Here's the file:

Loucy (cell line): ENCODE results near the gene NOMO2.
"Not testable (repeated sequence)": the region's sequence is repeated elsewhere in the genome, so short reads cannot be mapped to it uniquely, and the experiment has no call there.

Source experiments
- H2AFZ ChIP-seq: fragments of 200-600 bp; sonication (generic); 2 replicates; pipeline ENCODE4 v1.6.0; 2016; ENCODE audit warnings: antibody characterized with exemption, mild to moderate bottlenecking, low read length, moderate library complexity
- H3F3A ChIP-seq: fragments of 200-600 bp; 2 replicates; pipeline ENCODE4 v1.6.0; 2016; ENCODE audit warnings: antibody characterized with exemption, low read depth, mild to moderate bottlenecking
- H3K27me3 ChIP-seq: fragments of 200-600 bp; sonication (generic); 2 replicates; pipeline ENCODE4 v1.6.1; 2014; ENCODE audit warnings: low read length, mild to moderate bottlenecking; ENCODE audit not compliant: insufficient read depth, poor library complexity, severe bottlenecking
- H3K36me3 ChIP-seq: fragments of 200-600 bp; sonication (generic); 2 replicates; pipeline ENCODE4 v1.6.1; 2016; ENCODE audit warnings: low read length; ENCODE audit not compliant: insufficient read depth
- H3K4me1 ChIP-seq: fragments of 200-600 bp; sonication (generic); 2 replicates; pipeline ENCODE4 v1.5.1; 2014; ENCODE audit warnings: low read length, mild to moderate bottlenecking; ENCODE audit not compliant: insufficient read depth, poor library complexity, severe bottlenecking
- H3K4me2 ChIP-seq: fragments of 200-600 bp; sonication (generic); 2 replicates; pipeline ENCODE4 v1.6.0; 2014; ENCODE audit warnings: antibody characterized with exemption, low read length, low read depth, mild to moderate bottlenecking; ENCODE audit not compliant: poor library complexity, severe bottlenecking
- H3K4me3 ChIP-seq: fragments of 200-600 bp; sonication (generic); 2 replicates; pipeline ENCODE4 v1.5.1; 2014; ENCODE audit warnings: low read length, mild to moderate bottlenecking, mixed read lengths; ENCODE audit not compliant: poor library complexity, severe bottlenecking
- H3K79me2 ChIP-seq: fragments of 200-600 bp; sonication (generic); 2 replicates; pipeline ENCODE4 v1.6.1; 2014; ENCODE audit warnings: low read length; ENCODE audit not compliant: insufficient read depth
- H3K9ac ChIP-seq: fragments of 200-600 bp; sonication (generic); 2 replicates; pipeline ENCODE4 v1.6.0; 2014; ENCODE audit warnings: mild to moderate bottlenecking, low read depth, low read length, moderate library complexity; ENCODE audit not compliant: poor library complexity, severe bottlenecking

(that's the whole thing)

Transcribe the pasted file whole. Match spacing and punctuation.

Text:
Loucy (cell line): ENCODE results near the gene NOMO2.
"Not testable (repeated sequence)": the region's sequence is repeated elsewhere in the genome, so short reads cannot be mapped to it uniquely, and the experiment has no call there.

Source experiments
- H2AFZ ChIP-seq: fragments of 200-600 bp; sonication (generic); 2 replicates; pipeline ENCODE4 v1.6.0; 2016; ENCODE audit warnings: antibody characterized with exemption, mild to moderate bottlenecking, low read length, moderate library complexity
- H3F3A ChIP-seq: fragments of 200-600 bp; 2 replicates; pipeline ENCODE4 v1.6.0; 2016; ENCODE audit warnings: antibody characterized with exemption, low read depth, mild to moderate bottlenecking
- H3K27me3 ChIP-seq: fragments of 200-600 bp; sonication (generic); 2 replicates; pipeline ENCODE4 v1.6.1; 2014; ENCODE audit warnings: low read length, mild to moderate bottlenecking; ENCODE audit not compliant: insufficient read depth, poor library complexity, severe bottlenecking
- H3K36me3 ChIP-seq: fragments of 200-600 bp; sonication (generic); 2 replicates; pipeline ENCODE4 v1.6.1; 2016; ENCODE audit warnings: low read length; ENCODE audit not compliant: insufficient read depth
- H3K4me1 ChIP-seq: fragments of 200-600 bp; sonication (generic); 2 replicates; pipeline ENCODE4 v1.5.1; 2014; ENCODE audit warnings: low read length, mild to moderate bottlenecking; ENCODE audit not compliant: insufficient read depth, poor library complexity, severe bottlenecking
- H3K4me2 ChIP-seq: fragments of 200-600 bp; sonication (generic); 2 replicates; pipeline ENCODE4 v1.6.0; 2014; ENCODE audit warnings: antibody characterized with exemption, low read length, low read depth, mild to moderate bottlenecking; ENCODE audit not compliant: poor library complexity, severe bottlenecking
- H3K4me3 ChIP-seq: fragments of 200-600 bp; sonication (generic); 2 replicates; pipeline ENCODE4 v1.5.1; 2014; ENCODE audit warnings: low read length, mild to moderate bottlenecking, mixed read lengths; ENCODE audit not compliant: poor library complexity, severe bottlenecking
- H3K79me2 ChIP-seq: fragments of 200-600 bp; sonication (generic); 2 replicates; pipeline ENCODE4 v1.6.1; 2014; ENCODE audit warnings: low read length; ENCODE audit not compliant: insufficient read depth
- H3K9ac ChIP-seq: fragments of 200-600 bp; sonication (generic); 2 replicates; pipeline ENCODE4 v1.6.0; 2014; ENCODE audit warnings: mild to moderate bottlenecking, low read depth, low read length, moderate library complexity; ENCODE audit not compliant: poor library complexity, severe bottlenecking